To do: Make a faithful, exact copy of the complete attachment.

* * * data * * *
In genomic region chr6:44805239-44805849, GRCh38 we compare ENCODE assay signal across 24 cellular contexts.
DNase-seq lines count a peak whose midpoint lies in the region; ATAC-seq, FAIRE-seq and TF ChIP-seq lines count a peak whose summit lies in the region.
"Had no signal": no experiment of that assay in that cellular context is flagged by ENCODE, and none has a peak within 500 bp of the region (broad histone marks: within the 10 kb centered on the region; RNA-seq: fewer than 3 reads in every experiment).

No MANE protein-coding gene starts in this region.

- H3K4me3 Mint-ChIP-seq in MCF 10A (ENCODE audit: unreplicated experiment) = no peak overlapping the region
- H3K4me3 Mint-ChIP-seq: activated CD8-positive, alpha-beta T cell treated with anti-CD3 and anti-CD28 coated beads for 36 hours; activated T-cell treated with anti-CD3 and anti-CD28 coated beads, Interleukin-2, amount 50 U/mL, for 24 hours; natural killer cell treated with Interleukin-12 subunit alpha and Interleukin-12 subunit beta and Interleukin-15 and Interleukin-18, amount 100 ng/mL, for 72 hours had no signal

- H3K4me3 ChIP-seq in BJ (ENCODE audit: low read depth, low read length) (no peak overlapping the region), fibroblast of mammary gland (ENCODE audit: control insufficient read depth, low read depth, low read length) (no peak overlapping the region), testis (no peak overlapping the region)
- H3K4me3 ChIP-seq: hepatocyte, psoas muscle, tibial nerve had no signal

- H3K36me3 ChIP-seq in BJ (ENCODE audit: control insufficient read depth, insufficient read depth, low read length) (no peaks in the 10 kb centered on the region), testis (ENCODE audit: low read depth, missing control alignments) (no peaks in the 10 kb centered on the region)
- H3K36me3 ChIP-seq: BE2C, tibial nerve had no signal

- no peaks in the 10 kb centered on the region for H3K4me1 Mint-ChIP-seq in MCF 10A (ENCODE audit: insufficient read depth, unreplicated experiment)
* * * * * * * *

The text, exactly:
In genomic region chr6:44805239-44805849, GRCh38 we compare ENCODE assay signal across 24 cellular contexts.
DNase-seq lines count a peak whose midpoint lies in the region; ATAC-seq, FAIRE-seq and TF ChIP-seq lines count a peak whose summit lies in the region.
"Had no signal": no experiment of that assay in that cellular context is flagged by ENCODE, and none has a peak within 500 bp of the region (broad histone marks: within the 10 kb centered on the region; RNA-seq: fewer than 3 reads in every experiment).

No MANE protein-coding gene starts in this region.

- H3K4me3 Mint-ChIP-seq in MCF 10A (ENCODE audit: unreplicated experiment) = no peak overlapping the region
- H3K4me3 Mint-ChIP-seq: activated CD8-positive, alpha-beta T cell treated with anti-CD3 and anti-CD28 coated beads for 36 hours; activated T-cell treated with anti-CD3 and anti-CD28 coated beads, Interleukin-2, amount 50 U/mL, for 24 hours; natural killer cell treated with Interleukin-12 subunit alpha and Interleukin-12 subunit beta and Interleukin-15 and Interleukin-18, amount 100 ng/mL, for 72 hours had no signal

- H3K4me3 ChIP-seq in BJ (ENCODE audit: low read depth, low read length) (no peak overlapping the region), fibroblast of mammary gland (ENCODE audit: control insufficient read depth, low read depth, low read length) (no peak overlapping the region), testis (no peak overlapping the region)
- H3K4me3 ChIP-seq: hepatocyte, psoas muscle, tibial nerve had no signal

- H3K36me3 ChIP-seq in BJ (ENCODE audit: control insufficient read depth, insufficient read depth, low read length) (no peaks in the 10 kb centered on the region), testis (ENCODE audit: low read depth, missing control alignments) (no peaks in the 10 kb centered on the region)
- H3K36me3 ChIP-seq: BE2C, tibial nerve had no signal

- no peaks in the 10 kb centered on the region for H3K4me1 Mint-ChIP-seq in MCF 10A (ENCODE audit: insufficient read depth, unreplicated experiment)